Introduction: The introduction of targeted cancer therapies has contributed to dramatic improvements in patient survival. Nevertheless, several of these therapies have been associated with adverse effects, including cardiovascular toxicity. These concerns are based on varying levels of evidence that has not been synthesised systematically to-date. We therefore assessed published systematic review evidence of cardiovascular toxicity associated with targeted cancer therapies.
Methods and analysis: We included systematic reviews of randomised controlled trials and observational studies that reported on cardiovascular outcomes for individual agents published to the end of 2016. Systematic reviews including head-to-head comparisons were excluded. We identified systematic reviews by applying an a priori, standardised search strategy executed across multiple databases. We extracted and reported data according to published methodological guidelines, and incorporated quality assessment. Our narrative synthesis involved classification of agents based on systematic review evidence of toxicity (sufficient, probable, possible, or indeterminate) for specific cardiovascular outcomes including: cardiac events (left ventricular toxicity, myocardial infarction, ischaemic heart disease, QT prolongation, unspecified cardiac events), thromboembolic events (cerebrovascular events, venous thromboembolism, arterial thromboembolism), and hypertension.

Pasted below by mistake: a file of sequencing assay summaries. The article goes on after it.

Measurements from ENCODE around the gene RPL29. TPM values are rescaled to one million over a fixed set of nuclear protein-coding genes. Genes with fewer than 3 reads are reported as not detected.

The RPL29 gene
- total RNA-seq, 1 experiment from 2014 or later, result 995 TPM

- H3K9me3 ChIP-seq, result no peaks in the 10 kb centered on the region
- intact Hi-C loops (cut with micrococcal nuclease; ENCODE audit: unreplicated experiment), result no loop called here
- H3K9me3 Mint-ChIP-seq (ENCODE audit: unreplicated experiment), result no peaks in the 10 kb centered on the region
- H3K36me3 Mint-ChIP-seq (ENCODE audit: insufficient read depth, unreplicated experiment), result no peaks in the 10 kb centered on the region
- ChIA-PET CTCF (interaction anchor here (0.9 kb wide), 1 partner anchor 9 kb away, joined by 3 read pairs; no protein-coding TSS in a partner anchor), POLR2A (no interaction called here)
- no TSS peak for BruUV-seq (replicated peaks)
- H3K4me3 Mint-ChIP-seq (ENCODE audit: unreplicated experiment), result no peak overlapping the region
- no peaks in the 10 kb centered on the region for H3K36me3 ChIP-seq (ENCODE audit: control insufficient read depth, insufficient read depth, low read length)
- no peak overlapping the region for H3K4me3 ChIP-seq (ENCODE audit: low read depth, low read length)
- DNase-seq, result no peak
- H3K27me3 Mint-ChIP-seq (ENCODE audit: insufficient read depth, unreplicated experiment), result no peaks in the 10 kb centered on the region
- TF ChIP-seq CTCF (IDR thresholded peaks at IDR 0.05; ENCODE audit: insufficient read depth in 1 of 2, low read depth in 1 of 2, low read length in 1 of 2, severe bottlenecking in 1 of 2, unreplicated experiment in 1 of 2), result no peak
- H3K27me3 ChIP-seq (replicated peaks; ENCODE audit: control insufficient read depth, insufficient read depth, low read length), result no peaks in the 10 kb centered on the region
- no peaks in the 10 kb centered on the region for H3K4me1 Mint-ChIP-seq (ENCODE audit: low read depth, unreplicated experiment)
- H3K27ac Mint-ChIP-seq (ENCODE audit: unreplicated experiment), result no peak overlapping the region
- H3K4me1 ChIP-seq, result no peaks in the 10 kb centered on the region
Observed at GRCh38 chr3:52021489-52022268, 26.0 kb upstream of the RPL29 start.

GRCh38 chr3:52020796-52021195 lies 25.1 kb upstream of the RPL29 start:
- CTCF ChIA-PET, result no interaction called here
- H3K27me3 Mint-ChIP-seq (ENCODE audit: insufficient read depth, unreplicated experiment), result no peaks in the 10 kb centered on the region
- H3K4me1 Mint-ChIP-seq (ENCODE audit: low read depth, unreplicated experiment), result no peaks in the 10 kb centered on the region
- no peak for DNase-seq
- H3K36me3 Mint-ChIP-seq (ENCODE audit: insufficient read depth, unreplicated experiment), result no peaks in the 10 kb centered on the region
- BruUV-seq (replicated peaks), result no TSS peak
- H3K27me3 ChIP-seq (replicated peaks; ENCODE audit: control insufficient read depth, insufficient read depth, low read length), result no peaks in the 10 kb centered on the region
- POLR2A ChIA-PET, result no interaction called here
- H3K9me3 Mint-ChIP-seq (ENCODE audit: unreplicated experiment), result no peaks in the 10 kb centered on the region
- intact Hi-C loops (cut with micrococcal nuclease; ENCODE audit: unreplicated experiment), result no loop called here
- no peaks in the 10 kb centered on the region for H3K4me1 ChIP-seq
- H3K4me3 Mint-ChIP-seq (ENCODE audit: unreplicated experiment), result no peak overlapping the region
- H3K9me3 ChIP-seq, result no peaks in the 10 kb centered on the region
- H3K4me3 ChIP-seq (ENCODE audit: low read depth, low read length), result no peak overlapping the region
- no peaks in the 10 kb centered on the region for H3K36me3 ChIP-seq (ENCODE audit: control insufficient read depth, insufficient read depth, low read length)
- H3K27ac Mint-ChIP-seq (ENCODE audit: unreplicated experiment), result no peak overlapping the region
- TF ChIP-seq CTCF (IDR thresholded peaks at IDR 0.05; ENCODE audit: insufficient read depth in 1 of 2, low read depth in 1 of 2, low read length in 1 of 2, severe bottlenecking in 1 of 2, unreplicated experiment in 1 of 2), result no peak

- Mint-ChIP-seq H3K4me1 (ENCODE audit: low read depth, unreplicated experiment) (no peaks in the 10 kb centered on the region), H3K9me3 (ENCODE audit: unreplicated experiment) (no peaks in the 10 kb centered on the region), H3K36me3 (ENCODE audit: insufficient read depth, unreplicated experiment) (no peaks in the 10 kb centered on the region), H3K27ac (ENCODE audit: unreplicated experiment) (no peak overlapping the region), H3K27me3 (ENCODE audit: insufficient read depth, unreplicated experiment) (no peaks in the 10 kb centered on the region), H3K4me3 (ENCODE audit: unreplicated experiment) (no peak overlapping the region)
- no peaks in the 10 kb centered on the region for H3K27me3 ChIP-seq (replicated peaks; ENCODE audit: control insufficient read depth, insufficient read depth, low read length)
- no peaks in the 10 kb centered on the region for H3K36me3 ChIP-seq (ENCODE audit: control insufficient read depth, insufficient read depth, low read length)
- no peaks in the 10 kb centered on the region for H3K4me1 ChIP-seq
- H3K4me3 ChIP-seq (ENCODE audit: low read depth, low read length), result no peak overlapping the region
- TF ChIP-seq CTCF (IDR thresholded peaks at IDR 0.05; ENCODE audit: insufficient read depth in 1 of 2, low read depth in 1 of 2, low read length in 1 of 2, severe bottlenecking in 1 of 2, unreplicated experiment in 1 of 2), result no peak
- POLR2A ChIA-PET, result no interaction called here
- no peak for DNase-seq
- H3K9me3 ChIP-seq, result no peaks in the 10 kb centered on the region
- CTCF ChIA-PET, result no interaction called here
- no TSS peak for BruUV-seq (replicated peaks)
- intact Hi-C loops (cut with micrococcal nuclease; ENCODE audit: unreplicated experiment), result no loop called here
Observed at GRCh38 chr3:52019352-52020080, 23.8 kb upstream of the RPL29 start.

Results: Of 11,942 citations identified, 101 met study inclusion criteria and contributed to our narrative synthesis. There were 16 agents with sufficient or probable systematic review evidence of cardiovascular toxicity, including: cardiac events (abiraterone, pazopanib, vandetanib, bevacizumab, trastuzumab), thromboembolic events (tamoxifen, sorafenib, bevacizumab, cetuximab, panitumumab, lenalidomide, thalidomide), and hypertension (abiraterone, axitinib, cediranib, pazopanib, regorafenib, sorafenib, vandetanib, bevacizumab, ramucirumab, aflibercept).
Conclusions: Treatment-induced cardiovascular toxicity is of increasing concern in oncology, and the literature is vast. This study identified 16 agents with sufficient or probable systematic review evidence of cardiovascular toxicity and provides an accessible synthesis based on robust, best-practice methodology. Our study is limited by restriction to systematic reviews, which may exclude newer agents, reflect healthier populations and involve shorter follow up times compared to real-world practice.